The Extended Kalman Filter: An Interactive Tutorial for Non-Experts
Part 14: Sensor Fusion Example
To get a feel for how sensor fusion works, let’s restrict ourselves again to a system with just one state value.^{[15]} To simplify things even further, we’ll assume we have no knowledge of the state-transition model ($A$ matrix) and so have to rely only on the sensor values. Perhaps we are measuring the temperature outside with two different thermometers. So we’ll just set our state-transition matrix to 1:
\[\hat{x}_k = A \hat{x}_{k-1} = 1 * \hat{x}_{k-1} = \hat{x}_{k-1}\]
Lacking a state-transition model for our thermometer, we just assume that the current state is the same as the previous state.
For sensor fusion we will of course need more than one sensor value in our observation vector $z_k$, which for this example we can treat as the current readings of our two thermometers. We’ll assume that both sensors contribute equally to our temperature estimation, so our $C$ matrix is just a pair of 1’s:
\[ z_k = C x_k + v_k = \begin{bmatrix} 1 \\ 1 \end{bmatrix} x_k + v_k\]
We now have two matrices ($A$, $C$) of the three ($A$, $C$, $R$) that we need for the prediction and update equations. So how do we obtain $R$?
Recall that for our single-sensor example, we defined $r$ as the variance of the observation noise signal $v_k$; that is, how much it varies around its mean (average) value. For a system with more than two sensors, $R$ is a matrix containing the covariance between each pair of sensors. The elements on the diagonal of this matrix will be the $r$ value for each sensor, i.e., that sensor’s variance with itself. Elements off the diagonal represent how much one sensor’s noise varies with another’s. For this example, and many real-world applications, we assume that such values are zero. Let’s say that we’ve observed both our thermometers under climate-controlled conditions of steady temperature, and observed that their values fluctuate by an average of 0.8 degrees; i.e., the standard deviation of their readings is 0.8, making the variance 0.8 * 0.8 = 0.64. This gives us the $R$ matrix:
\[ R =\begin{bmatrix} 0.64 & 0\\ 0 & 0.64\end{bmatrix} \]
Now we can also see why $P_k$ and $G_k$ must be matrices: as mentioned in a footnote earlier, $P_k$ is the covariance of the estimation process at step $k$; so, like the sensor covariance matrix $R$, $P_k$ is also a matrix. And, since $G_k$ is the gain associated with these matrices at each step, $G_k$ must be likewise be a matrix, containing a gain value for each covariance value in these matrices. The sizes of these matrices $P_k$ and $G_k$ are of course determined by what they represent. In our present example, the size of $P_k$ is $1 \times 1$ (i.e., a single value), because it represents the covariance of the single value estimate value $\hat{x}_k$ with itself. And the gain $G_k$ is a $1 \times 2$ (one row, two column) matrix, because it relates the single state estimate $\hat{x}_k$ two the two sensor observations in $z_k$.
With this understanding of sensor fusion, let’s set aside our thermometers and return to our airplane example. Putting it all together, we get the following equations for prediction and update for our airplane (using covariance noise values between 0 and 200 feet, as before):
Predict:
\[\hat{x}_k = A \hat{x}_{k-1} = 1 * \hat{x}_{k-1} = \hat{x}_{k-1}\]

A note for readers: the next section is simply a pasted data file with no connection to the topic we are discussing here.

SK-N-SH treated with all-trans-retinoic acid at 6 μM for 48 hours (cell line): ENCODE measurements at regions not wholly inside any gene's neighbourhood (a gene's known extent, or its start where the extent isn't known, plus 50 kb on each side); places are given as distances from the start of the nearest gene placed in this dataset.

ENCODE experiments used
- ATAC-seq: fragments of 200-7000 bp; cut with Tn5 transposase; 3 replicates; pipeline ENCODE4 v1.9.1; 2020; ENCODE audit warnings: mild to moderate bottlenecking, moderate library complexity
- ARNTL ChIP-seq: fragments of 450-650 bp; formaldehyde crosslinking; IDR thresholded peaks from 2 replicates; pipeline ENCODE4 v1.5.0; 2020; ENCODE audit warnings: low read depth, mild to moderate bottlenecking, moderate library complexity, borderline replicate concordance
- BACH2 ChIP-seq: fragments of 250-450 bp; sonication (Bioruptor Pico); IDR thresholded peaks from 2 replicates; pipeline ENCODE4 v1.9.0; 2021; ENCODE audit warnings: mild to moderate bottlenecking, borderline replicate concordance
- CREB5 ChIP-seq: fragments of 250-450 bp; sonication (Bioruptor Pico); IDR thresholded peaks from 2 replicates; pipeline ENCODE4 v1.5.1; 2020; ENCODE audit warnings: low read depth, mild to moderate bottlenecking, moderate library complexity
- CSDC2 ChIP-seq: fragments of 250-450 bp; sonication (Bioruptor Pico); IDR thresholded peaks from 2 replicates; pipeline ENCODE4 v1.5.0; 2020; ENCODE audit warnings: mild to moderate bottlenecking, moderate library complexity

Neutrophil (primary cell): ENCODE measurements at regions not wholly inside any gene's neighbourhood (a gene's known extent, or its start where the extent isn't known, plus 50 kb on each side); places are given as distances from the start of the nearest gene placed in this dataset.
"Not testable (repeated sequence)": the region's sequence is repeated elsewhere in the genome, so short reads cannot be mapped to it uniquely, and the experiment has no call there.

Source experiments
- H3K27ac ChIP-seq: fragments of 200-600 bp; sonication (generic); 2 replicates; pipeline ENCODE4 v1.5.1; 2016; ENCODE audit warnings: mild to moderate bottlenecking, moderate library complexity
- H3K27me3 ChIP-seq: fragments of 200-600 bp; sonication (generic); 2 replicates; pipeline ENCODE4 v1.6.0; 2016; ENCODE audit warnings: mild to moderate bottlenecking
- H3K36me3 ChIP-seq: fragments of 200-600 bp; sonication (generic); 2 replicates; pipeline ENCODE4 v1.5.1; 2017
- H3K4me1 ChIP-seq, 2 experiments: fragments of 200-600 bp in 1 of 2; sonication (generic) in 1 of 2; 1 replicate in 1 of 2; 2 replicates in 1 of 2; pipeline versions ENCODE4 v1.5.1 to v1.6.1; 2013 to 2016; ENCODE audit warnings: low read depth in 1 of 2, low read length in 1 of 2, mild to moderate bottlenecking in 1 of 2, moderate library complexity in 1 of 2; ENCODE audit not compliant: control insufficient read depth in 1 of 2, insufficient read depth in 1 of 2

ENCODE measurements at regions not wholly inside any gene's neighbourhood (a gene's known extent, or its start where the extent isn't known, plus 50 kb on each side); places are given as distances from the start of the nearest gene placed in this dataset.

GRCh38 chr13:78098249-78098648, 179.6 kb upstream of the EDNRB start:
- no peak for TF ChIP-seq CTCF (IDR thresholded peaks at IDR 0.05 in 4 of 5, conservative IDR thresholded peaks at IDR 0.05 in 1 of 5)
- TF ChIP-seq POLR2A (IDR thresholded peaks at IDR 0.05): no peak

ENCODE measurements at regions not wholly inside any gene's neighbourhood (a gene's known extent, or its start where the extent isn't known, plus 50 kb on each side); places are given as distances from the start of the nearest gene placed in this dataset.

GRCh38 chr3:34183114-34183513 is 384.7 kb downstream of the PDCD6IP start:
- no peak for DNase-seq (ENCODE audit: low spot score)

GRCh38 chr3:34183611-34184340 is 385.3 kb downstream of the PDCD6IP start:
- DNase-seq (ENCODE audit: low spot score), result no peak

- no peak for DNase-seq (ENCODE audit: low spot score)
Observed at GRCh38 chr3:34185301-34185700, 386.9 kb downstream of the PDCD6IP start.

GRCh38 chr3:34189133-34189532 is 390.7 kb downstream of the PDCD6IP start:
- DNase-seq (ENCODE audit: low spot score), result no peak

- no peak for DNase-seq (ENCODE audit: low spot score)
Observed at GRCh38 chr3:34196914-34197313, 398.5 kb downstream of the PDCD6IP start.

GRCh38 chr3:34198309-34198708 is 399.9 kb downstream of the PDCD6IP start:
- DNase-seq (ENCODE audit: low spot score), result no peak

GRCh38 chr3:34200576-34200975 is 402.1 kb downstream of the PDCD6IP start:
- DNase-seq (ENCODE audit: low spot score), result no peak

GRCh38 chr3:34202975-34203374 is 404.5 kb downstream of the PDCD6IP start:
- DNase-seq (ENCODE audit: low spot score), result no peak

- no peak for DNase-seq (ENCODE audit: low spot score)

\[P_k = A P_{k-1} A^T = 1 * P_{k-1} * 1 = P_{k-1}\]
Update:
$P_k \begin{bmatrix} 1~~1 \end{bmatrix}
(\begin{bmatrix} 1 \\ 1 \end{bmatrix} P_k \begin{bmatrix} 1~~1 \end{bmatrix} +
\begin{bmatrix} 200 & 0\\ 0 & 180 \end{bmatrix})^{-1}$
$\hat{x}_k + G_k(z_k – \begin{bmatrix} 1 \\ 1 \end{bmatrix} \hat{x}_k)$
$(1 – G_k\begin{bmatrix} 1 \\ 1 \end{bmatrix}) P_k$
As it turns out, our impoverished state-transition model can get us into trouble if we don’t reintroduce something we mentioned earlier: process noise. Recall that our complete equation for the state transition in a single-variable system was
\[ x_k = a x_{k-1} + w_k \]
where $w_k$ is the process noise at a given time. With our linear algebra knowledge we would now of course write this equation as
\[ x_k = A x_{k-1} + w_k \]
but the fact remains that we still have not accounted for the process noise in our prediction / update model. Doing this turns out to be pretty easy. Just as we used $R$ to represent the covariance of the measurement noise $v_k$, we use $Q$ to represent the covariance of the process noise $w_k$. Then we make a slight modification to our $P_k$ prediction, simply adding in this covariance:
The interesting thing is, even very small values for the nonzero elements of this $Q$ matrix turn out to be very helpful in keeping our estimated state values on track.
So here is at last is a little sensor-fusion demo, allowing you to experiment with the values in $R$ and $Q$, and also to change the amount of bias (constant inaccuracy; or mean value of the noise) in each of the two sensors. As you can see, when sensors are biased in different directions, sensor fusion can provide a closer approximation to the “true” state of the system than you can get with a single sensor alone.
Plot:
Actual $x_k$
Sensor 1 $z_{1k}$
Sensor 2 $z_{2k}$
Estimated $\hat{x}_k$
Sensor 1 Bias = | Sensor 2 Bias = | |
R1 = | R2 = | Q = |
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[15] I adapted this material from the example in Antonio Moran’s excellent slides on Kalman filtering for sensor fusion. Matlab / Octave users may want to try out the version I’ve posted on Github, which includes a more general implementation of the Kalman filter.